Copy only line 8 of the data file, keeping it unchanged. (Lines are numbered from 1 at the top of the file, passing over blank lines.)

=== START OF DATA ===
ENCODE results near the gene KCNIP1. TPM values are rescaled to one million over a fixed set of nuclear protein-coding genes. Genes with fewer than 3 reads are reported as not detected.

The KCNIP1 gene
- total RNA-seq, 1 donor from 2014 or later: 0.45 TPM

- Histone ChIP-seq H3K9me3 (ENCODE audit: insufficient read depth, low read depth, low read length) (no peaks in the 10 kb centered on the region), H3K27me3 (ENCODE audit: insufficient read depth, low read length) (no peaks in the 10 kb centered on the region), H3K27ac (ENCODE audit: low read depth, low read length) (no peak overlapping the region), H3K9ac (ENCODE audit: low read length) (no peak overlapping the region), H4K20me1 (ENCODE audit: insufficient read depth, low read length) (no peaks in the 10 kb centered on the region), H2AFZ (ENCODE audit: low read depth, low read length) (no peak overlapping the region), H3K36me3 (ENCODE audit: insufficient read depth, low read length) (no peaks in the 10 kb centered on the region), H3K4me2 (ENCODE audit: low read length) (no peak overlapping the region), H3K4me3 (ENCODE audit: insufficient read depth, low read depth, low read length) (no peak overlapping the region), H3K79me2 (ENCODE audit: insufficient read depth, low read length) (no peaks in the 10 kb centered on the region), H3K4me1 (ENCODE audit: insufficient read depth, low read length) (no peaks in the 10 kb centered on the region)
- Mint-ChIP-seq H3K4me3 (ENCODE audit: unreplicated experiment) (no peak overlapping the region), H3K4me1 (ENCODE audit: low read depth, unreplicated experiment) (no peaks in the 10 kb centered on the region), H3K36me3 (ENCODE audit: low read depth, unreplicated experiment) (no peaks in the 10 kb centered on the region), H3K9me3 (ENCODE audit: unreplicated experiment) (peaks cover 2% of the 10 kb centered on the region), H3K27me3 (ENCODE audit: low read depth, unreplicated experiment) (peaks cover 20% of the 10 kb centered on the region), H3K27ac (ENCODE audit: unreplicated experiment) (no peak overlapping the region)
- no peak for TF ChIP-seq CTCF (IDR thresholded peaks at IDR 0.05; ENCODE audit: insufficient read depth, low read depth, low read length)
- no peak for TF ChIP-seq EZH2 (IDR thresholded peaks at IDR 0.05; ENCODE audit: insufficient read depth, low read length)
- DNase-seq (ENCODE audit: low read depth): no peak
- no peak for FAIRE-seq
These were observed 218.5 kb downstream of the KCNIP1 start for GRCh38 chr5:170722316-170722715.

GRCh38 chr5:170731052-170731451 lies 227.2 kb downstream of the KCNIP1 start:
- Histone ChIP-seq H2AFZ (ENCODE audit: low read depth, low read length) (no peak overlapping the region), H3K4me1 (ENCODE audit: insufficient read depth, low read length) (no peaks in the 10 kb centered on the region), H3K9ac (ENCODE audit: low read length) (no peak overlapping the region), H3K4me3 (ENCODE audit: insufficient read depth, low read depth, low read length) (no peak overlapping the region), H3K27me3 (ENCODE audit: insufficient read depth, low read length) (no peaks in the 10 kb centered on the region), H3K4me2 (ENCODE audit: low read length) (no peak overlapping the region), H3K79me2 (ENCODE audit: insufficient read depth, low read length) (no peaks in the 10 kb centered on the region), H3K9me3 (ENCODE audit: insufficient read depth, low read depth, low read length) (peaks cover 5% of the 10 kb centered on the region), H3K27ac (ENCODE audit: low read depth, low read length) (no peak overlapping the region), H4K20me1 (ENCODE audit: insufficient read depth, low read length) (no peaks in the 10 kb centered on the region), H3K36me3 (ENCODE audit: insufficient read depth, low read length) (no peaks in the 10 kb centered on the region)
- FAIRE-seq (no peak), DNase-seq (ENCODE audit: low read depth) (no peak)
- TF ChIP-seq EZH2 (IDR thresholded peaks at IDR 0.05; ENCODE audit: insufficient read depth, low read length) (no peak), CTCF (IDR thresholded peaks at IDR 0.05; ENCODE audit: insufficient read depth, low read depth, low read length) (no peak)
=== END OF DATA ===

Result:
- DNase-seq (ENCODE audit: low read depth): no peak